Now we have a thriving tourism product-we’ve come a long way for sure - better healthcare, universal education, beginnings of a local university, smoother, straighter roads, even one or two local owned hotels and heritage tourism spots. But we have not managed to create those marriages that make tourism work for the true alleviation of poverty across the board, it’s tempting to say that the trickle down effect has been a seepage of confusion and resentment, but as I type that, I feel I am being a bit too cynical.

But it is fair to say that there’s much, much more that can be done and isn’t being done. In my area- development of handmade items, crafts primarily, I hear the talk about how our work supports the tourism industry, not just by keeping more of the tourist dollar in the island, but by enriching the tourism experience. Yet the reality is that most souvenirs are imported, most producers struggle with sky-high costs of production, lack of training, difficulty in securing prime marketing and selling real estate. There is no co-ordinated programme, no dedicated government department, the Arts & Crafts Co-op recently went into receivership.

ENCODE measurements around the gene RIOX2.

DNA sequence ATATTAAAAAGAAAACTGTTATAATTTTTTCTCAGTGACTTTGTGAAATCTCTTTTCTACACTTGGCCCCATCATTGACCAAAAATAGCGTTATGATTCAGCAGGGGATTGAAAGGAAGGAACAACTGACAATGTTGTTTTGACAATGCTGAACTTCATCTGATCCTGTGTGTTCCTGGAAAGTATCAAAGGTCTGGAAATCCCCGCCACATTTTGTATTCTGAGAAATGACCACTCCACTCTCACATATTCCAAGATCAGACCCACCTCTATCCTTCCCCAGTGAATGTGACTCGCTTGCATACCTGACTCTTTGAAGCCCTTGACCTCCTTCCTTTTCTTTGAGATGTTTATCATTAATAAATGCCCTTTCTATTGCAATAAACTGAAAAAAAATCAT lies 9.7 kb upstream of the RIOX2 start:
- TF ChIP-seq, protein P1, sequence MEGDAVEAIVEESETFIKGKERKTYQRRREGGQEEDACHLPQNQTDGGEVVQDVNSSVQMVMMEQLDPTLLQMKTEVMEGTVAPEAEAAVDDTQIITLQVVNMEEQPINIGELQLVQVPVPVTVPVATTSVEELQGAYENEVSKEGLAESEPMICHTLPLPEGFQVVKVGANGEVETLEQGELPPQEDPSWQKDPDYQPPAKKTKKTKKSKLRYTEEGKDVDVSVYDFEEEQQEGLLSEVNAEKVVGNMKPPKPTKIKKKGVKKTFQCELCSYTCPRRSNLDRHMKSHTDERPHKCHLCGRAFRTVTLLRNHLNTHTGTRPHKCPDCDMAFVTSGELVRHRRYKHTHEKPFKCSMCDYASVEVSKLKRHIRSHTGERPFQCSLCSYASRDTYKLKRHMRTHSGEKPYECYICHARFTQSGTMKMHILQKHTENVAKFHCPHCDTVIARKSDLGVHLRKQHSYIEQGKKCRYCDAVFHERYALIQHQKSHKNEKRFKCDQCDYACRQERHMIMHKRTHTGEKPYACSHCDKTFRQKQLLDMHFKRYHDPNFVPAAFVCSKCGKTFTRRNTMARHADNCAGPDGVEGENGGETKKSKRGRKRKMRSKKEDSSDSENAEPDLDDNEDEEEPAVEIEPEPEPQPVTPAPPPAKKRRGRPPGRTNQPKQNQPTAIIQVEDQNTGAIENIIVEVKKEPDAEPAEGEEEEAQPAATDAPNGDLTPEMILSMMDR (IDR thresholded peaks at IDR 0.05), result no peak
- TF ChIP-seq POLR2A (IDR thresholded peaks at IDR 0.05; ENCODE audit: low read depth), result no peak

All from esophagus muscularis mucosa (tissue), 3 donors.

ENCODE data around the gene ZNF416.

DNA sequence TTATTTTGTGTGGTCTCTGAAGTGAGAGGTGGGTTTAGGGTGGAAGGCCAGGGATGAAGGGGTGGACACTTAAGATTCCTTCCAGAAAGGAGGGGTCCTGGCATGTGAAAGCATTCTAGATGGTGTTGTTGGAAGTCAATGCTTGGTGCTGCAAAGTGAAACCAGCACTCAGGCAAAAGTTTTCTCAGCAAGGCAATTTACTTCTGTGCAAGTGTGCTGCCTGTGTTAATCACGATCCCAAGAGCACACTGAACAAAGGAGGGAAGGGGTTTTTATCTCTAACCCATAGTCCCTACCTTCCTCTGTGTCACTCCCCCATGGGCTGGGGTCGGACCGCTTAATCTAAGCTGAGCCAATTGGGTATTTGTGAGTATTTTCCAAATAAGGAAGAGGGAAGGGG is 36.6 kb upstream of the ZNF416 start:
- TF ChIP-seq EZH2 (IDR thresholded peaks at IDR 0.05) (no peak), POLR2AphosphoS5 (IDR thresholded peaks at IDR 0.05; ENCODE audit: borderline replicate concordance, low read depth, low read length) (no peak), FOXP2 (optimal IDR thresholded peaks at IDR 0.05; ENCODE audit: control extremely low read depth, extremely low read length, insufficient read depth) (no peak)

I think it all stems from the concept that tourism is something for ‘them’ not us. When we talk about keeping x-island beautiful, it needs to be for us and then ‘them’. We need to value our own and to recognize the potential - as your note says - is huge. On top of that, in the Caribbean, we deal with a unique history and we need to get past the social conflict that comes naturally with the huge foreign owned super high-end projects. I’ve always felt very strongly that if we develop our true selves and give equal importance to who we are and get to love that, and see good standards of living can come from that, then we will have created something more sustainable, genuine and attractive indeed to the tourists who granted, hold great potential for a wealthy future for us.


(Cees van Rij) #8